Microsoft has publicly acknowledged the discovery of the first Windows Vista security flaw. But just how serious is it? Opinions seem to vary widely.
The New York Times claims the flaw is serious enough to result in Microsoft "facing an early crisis of confidence in the quality of its Windows Vista operating system."
Not surprisingly, Microsoft isn't portraying things as being quite so dire. Stephen Toulouse, a senior product manager in Microsoft's security group, said he's not seeing any wringing of hands in his circles:
"No one will ever get the software right 100% out of the gate. What we've done as a company is build in defense in depth capabilities in the products themselves, as well as create good processes internally that prioritize reported vulnerabilities and get them into the update cycle, while also taking the root cause information and changing the way we create the software so we can learn from these situations," Toulouse blogged.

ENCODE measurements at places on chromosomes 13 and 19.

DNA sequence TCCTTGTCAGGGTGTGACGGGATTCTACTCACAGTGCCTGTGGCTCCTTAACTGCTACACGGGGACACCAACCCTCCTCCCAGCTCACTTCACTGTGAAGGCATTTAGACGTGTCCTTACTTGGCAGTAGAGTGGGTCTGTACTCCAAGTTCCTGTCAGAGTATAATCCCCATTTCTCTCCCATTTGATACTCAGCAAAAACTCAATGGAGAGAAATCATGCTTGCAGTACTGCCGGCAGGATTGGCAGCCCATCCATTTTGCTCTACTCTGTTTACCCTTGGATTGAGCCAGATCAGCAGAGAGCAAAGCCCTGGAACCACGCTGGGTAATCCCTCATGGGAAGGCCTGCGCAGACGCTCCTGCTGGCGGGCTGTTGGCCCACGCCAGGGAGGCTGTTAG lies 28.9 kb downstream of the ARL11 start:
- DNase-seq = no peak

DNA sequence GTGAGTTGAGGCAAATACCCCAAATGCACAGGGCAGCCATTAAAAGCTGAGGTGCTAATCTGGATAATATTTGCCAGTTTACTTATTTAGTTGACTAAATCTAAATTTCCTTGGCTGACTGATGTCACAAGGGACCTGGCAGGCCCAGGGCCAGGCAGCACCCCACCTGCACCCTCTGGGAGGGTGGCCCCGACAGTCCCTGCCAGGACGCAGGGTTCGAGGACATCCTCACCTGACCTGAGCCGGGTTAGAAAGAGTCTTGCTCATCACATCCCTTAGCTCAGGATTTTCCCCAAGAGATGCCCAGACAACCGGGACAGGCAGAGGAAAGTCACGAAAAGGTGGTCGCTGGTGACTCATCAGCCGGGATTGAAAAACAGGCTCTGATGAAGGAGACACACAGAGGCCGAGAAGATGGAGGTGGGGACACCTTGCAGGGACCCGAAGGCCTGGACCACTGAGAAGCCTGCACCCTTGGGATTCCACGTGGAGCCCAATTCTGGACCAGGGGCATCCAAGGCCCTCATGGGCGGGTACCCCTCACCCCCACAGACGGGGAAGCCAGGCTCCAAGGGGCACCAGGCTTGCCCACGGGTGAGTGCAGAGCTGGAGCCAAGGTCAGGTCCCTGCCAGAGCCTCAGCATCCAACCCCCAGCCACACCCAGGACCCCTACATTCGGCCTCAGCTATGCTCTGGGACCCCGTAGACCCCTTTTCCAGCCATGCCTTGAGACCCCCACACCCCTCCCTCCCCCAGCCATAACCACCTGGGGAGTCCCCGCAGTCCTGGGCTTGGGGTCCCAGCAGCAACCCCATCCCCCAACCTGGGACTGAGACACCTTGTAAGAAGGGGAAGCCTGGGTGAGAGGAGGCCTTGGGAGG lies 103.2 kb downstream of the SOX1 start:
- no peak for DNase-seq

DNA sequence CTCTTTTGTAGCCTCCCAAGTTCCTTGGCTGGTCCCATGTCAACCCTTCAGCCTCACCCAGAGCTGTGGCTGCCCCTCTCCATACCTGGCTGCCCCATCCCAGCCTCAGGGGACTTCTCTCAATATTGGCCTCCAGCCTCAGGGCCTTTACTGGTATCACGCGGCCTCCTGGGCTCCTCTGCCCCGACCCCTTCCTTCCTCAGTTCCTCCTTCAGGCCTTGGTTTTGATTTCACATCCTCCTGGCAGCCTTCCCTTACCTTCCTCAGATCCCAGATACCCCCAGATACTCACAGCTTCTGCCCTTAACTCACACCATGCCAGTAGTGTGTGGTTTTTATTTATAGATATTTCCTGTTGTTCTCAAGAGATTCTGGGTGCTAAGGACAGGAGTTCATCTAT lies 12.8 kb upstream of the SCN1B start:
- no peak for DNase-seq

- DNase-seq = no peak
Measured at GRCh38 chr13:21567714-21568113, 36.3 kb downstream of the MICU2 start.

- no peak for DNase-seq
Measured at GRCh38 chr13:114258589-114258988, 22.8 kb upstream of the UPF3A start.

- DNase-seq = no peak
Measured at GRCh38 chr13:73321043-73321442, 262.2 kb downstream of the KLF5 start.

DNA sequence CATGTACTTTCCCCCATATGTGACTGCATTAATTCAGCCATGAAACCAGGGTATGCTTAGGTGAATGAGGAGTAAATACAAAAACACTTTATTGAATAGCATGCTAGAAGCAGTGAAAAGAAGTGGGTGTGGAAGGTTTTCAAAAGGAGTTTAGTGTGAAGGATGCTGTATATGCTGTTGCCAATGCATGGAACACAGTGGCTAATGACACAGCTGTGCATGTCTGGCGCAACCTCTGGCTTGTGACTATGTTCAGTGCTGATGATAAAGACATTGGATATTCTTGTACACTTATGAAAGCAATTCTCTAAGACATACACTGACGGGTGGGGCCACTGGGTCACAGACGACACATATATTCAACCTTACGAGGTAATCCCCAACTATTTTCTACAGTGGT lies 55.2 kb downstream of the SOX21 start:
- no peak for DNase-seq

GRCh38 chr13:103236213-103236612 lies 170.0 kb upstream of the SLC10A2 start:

BetaNews, which conducted its own tests on the vulnerability, is siding more with Microsoft's characterization than that of the New York Times.
"(T)ests of the flaw conducted by BetaNews suggest that, while the (message box) bug can crash Windows XP, its roots in the Win32 API dating back to Windows 3.1, coupled with the fact that the source code for the proof-of-concept appears to be straight ANSI C, directly contradict the Times' implication that the bug somehow afflicts Internet Explorer 7.0," BetaNews reported.
While all Windows flaws deserve serious attention, it seems like Vista Flaw No. 1 may not be as horrendous as some headlines and stories may be suggesting.